'The thing is,' an extremely wise, very experienced and enormously attractive producer said to me a while ago,'there's just no demand for a sitcom about people who dress up as fantasy characters and run around woods with rubber swords'. This was in reference to my Fellowship Of The Wrong thing, which I turned into a one-page outline, and got the same response wherever I went.
Of course, no-one was demanding a sitcom about a load of people in a paper company office, or a hotel owner with unrealistic social pretensions and a harridan wife, or an Orange County family-run property business, but they all did pretty well. The last one's Arrested Development, by the way. I wasn't sure if it was obvious.
So was the producer being criminally unimaginative? No. I just hadn't written the outline very well. Because if it sounds like the main draw is the rubber swords thing, she won't be able to pitch it to the broadcasters with any degree of confidence, which means they won't have confidence in it either, and I won't be able to pay the mortgage.
Of course, none of the situations described above are inherently interesting in and of themselves. I'm prepared to admit my Fellowship of the Wrong one isn't inherently interesting either. What puts the com in the sit are the characters. So, is the next step to write detailed character biographies, showing how they relate to each other, what their motivations are and (crucially) how they're funny?
No. Because producers and broadcasters don't read those bits. At least, if they're longer than a couple of sentences in a first draft one or two-page outline they won't. The same way directors quite often skip the fluffy stuff - those tedious lines of action between the dialogue. Not all directors do this, but some definitely do. So how do you get round this? By either:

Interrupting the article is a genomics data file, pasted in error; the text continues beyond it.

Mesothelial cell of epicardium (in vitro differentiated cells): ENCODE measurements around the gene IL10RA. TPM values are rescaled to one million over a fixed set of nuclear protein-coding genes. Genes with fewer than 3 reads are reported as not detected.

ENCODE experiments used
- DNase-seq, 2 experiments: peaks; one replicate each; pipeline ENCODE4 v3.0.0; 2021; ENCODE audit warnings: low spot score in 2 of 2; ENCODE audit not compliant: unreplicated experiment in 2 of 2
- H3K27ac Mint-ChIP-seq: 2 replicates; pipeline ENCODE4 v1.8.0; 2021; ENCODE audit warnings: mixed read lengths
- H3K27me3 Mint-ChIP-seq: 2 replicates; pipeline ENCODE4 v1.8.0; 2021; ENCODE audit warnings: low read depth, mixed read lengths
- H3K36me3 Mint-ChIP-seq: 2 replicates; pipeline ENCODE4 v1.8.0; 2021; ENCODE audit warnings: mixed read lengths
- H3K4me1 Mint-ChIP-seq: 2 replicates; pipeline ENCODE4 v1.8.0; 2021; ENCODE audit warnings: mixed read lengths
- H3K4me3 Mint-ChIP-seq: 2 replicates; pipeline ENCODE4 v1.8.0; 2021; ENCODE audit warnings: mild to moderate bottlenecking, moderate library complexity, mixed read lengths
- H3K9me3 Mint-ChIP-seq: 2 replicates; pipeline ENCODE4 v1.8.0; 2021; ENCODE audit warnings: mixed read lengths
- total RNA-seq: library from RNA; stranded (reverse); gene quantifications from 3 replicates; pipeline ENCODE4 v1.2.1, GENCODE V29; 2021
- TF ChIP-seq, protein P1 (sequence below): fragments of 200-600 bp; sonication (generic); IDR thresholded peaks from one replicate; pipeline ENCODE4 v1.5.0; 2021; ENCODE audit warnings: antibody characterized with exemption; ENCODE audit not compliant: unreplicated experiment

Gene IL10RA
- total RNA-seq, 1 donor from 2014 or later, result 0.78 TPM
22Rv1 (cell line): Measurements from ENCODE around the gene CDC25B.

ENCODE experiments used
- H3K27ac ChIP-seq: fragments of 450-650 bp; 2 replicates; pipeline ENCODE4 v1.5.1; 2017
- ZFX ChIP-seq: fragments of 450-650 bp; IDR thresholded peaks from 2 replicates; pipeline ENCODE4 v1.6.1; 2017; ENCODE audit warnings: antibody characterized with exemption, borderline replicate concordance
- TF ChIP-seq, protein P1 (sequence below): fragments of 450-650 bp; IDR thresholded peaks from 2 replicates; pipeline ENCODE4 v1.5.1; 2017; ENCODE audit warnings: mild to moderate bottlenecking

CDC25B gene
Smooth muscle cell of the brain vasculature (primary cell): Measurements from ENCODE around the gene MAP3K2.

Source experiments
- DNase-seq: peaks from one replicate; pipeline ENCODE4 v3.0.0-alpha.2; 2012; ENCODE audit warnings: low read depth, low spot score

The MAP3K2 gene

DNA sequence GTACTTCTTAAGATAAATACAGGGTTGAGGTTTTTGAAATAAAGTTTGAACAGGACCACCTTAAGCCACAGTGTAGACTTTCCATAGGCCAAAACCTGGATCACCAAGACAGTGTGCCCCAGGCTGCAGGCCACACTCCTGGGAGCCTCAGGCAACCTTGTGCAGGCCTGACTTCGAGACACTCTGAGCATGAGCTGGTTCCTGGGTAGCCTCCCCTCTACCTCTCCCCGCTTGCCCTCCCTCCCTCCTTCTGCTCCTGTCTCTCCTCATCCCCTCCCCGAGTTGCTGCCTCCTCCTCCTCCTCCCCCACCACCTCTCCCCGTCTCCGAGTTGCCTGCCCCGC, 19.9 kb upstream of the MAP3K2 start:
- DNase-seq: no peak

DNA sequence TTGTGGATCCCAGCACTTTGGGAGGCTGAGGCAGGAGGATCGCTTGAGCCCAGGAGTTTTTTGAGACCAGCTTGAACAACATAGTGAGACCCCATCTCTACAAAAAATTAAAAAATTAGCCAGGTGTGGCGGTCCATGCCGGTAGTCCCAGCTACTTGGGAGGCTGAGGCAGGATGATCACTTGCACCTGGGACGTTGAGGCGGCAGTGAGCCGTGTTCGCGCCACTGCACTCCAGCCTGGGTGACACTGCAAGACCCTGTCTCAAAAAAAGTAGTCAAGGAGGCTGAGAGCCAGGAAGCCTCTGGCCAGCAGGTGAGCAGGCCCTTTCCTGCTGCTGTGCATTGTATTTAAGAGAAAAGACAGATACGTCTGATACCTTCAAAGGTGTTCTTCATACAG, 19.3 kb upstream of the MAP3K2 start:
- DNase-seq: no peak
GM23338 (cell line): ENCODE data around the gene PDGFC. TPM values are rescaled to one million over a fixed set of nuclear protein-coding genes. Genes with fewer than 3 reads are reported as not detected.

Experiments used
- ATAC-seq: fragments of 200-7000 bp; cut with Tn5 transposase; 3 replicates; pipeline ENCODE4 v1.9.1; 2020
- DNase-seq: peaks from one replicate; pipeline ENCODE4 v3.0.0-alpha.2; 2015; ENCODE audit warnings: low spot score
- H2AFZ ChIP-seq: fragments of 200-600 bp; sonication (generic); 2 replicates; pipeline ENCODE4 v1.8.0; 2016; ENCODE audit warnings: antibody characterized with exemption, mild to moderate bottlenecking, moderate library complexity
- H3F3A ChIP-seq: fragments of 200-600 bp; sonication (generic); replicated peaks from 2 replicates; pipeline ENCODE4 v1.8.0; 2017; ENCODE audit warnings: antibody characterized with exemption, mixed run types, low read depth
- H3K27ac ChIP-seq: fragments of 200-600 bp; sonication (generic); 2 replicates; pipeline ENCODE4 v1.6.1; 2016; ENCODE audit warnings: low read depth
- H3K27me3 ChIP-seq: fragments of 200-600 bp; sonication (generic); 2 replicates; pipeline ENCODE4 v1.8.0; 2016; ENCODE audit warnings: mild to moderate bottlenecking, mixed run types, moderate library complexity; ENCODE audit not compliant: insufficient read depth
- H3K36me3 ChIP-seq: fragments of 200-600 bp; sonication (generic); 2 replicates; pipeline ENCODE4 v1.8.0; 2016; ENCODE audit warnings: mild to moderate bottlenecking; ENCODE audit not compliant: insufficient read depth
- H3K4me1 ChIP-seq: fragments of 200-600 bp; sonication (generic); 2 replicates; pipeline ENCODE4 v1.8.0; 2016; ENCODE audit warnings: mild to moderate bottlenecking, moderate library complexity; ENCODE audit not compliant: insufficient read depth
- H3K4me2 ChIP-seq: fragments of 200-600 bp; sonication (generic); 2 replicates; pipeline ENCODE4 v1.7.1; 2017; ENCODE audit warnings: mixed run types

1) Finding a way to suggest in just a few concise paragraphs a couple of characters with a strong, built-in conflict, and a setting in which they can have almost endless varieties of shenanigans.
2) Forgetting the whole outline thing and just writing the damn script, so they can see for themselves how it all comes together.
Both are, of course, really really really hard.
On a sort of vaguely-related note, I recently sent off a number of half-page outlines to a broadcaster. The first four or so were fairly serious, but then I decided to stick one more on the end as a joke.
BATEMAN AND ROBIN
"Sacked gung-ho female police firearms expert JO BATEMAN teams up with smooth gay private investigator ROBIN INKPEN to deal with high-society crimes (blackmail, divorce cases, theft) that require the utmost discretion."
That was the outline in its entirety. And when I got the reply, which one do you think they liked most?
EDIT: okay, honesty forces me to admit that eventually, the broadcaster picked a couple of characters from one of the earlier outlines, suggested a different setting for them and commissioned the treatment that I'm writing right now, but still. They did say that. Maybe I should just put a deliberately stupid mini-outline on the end of all my submissions, to get their attention? Although I believe that's how that 'Rosemary and Thyme' thing got commissioned, so clearly that tactic can end up biting you on the bum.